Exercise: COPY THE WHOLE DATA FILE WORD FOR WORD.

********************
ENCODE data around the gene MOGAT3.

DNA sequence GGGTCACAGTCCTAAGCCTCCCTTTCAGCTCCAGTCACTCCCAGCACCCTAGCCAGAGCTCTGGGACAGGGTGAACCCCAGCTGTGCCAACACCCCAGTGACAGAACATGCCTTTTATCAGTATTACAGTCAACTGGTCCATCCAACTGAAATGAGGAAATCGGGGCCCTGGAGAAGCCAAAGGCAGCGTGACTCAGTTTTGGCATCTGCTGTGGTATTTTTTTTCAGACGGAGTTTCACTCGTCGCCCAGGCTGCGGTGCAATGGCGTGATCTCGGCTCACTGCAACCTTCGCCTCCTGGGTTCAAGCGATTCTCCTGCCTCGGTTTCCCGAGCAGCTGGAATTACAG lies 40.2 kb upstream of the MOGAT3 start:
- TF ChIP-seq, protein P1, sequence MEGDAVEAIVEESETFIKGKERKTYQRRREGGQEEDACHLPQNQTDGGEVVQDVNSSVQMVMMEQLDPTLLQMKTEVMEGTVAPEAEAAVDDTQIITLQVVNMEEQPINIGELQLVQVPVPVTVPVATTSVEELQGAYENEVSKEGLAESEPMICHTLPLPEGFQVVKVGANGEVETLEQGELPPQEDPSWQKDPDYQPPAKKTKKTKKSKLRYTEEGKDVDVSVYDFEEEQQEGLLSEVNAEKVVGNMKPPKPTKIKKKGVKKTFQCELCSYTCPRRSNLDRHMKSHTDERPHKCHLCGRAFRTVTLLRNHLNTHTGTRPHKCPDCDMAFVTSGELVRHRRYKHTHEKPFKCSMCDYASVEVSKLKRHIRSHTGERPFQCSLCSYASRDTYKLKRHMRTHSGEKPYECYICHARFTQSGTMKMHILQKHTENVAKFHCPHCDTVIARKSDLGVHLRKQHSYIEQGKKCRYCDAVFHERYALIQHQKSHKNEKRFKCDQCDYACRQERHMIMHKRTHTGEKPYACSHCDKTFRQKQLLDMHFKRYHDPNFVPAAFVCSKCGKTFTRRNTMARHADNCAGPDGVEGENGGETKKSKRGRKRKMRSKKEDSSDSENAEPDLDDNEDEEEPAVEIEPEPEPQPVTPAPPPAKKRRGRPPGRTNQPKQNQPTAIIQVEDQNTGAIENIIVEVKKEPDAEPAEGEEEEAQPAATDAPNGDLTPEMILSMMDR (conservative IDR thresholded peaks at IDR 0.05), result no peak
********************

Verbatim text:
ENCODE data around the gene MOGAT3.

DNA sequence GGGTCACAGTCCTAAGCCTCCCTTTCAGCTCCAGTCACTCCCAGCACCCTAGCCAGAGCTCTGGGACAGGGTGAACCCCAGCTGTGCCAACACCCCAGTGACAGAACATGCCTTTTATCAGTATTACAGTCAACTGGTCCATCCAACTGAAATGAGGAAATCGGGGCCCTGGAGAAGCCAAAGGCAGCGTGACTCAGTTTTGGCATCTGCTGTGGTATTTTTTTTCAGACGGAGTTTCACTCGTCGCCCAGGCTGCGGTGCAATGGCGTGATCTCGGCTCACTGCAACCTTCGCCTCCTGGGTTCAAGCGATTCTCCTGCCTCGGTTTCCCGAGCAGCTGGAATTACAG lies 40.2 kb upstream of the MOGAT3 start:
- TF ChIP-seq, protein P1, sequence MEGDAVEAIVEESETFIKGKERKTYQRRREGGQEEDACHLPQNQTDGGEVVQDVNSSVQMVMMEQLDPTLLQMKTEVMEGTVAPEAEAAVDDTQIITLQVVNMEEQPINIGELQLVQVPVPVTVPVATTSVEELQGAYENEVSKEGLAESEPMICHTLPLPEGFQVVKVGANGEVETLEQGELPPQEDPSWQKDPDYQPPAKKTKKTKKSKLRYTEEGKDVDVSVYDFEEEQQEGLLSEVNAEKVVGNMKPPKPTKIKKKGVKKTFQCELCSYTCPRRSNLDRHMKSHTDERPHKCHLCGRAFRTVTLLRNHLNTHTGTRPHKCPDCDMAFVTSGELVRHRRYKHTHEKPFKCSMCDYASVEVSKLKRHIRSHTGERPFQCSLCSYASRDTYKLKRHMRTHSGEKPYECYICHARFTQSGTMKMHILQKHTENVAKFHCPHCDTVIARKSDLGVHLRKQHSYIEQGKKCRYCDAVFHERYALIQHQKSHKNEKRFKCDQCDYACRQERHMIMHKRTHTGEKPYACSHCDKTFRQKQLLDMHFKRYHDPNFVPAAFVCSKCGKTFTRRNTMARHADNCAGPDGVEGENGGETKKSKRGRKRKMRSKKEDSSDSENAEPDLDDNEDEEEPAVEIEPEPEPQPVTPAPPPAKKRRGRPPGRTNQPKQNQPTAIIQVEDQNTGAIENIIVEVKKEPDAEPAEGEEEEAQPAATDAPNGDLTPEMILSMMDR (conservative IDR thresholded peaks at IDR 0.05), result no peak